When Chelsea announced they were looking for a naming rights sponsor for Stamford Bridge earlier this week, I tweeted that I would advise brands to avoid naming rights sponsorships of an existing stadium like Stamford Bridge, because they don’t work with the media [who won’t use the sponsor’s name] or the fans [who don’t like a sponsor re-branding ‘their’ stadium].
This principle is the second of my Five Golden Rules Of Naming Rights For Brands, which visitors to this parish will recall I last dusted off back in July.
Cue quite a response from the blogosphere, pointing out that O2 successfully re-named an existing arena, the Millennium Dome.
Does this render my second rule invalid? Well, no actually. To me The O2 and another recent deal are actually the exceptions that prove the rule.
But I admit that it does mean a re-think of the rules. And I’ve come to the conclusion that a new one is needed.
Based on the success (in branding terms) of The O2 and the Aviva Stadium in Dublin (re-built on the site of the decrepit and ultimately unloved Lansdowne Road) it’s clear that it is possible to successfully brand an existing stadium under certain conditions: those conditions being when the stadium involved is unloved and/or decrepit, and as a result is going to be re-built and/or re-launched.
So, for the very first time, I give you a modified second rule and a new third rule, to create a new list of six.
1. The stadium must have only one short name. If there are two names, one of which is the sponsor’s, guess which one the media, and the fans, will edit out? ‘The Reebok Stadium’ works: so does ‘The Emirates’. Conversely, horrors like ‘Sports Direct.com@St James’ Park’ always quite deservedly bomb.
2. Avoid re-naming an existing stadium with heritage. If you do, you run the risk of being edited out (The Oval) or the object of acrimony (SportsDirect.com@St James’ Park). It’s much easier to start with the blank canvas of a new stadium. But don’t forget to follow rule number one.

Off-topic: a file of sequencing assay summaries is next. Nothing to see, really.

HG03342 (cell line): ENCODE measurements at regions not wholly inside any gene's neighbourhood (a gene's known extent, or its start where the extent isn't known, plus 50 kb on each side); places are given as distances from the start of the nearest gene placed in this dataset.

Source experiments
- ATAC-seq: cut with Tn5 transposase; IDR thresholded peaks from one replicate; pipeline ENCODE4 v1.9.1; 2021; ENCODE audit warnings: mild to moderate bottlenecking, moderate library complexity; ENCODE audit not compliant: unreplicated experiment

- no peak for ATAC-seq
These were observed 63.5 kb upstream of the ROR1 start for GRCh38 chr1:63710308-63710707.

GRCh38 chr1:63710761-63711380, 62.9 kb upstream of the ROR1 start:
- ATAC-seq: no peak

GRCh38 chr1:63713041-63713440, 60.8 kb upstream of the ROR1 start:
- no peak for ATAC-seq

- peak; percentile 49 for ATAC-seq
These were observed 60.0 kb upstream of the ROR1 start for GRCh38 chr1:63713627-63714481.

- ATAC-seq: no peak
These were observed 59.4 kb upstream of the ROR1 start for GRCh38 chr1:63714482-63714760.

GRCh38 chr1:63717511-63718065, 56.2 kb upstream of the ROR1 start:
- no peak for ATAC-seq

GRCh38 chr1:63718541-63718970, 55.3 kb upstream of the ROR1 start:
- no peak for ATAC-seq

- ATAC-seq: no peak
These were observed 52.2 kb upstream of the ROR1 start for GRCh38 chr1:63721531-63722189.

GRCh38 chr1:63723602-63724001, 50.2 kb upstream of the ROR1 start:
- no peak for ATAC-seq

3. The exception to this is when a stadium or arena is unloved and/or decrepit and as a result is going to be re-built and/or re-launched – for example the way the Millennium Dome became The O2 and Lansdowne Road became the Aviva Stadium. But again, don’t forget to follow rule number one.
4. You must pay enough. There was an outcry in Leicester against Walker’s – previously a relatively popular local employer – when it was announced that the company had paid only £150,000 per year for 10 years to sponsor the new Leicester City Stadium. This was unfavourably compared with the millions the company had spent using Gary Lineker in its TV advertising.
5. You must be in it for the long term, for two reasons: to demonstrate your commitment (see also rule number four) and also because if you do it for long enough, the return on investment in terms of media impressions alone will be enormous – as long as you’ve followed rule number one.
6. Once you’ve followed rules 1-5, the hard work really starts – gaining the respect and admiration of the fans and the media for what you’re doing.
So, there they are. The new Six Golden Rules Of Naming Rights For Brands. Let me know what you think.
And before you ask, yes I am wondering whether the Etihad deal with Manchester City to re-name Eastlands might create a seventh, where it is also possible to re-name a stadium with, let us say, no heritage. But let’s wait and see how that one plays out first.
By Tim Crow on November 9th, 2011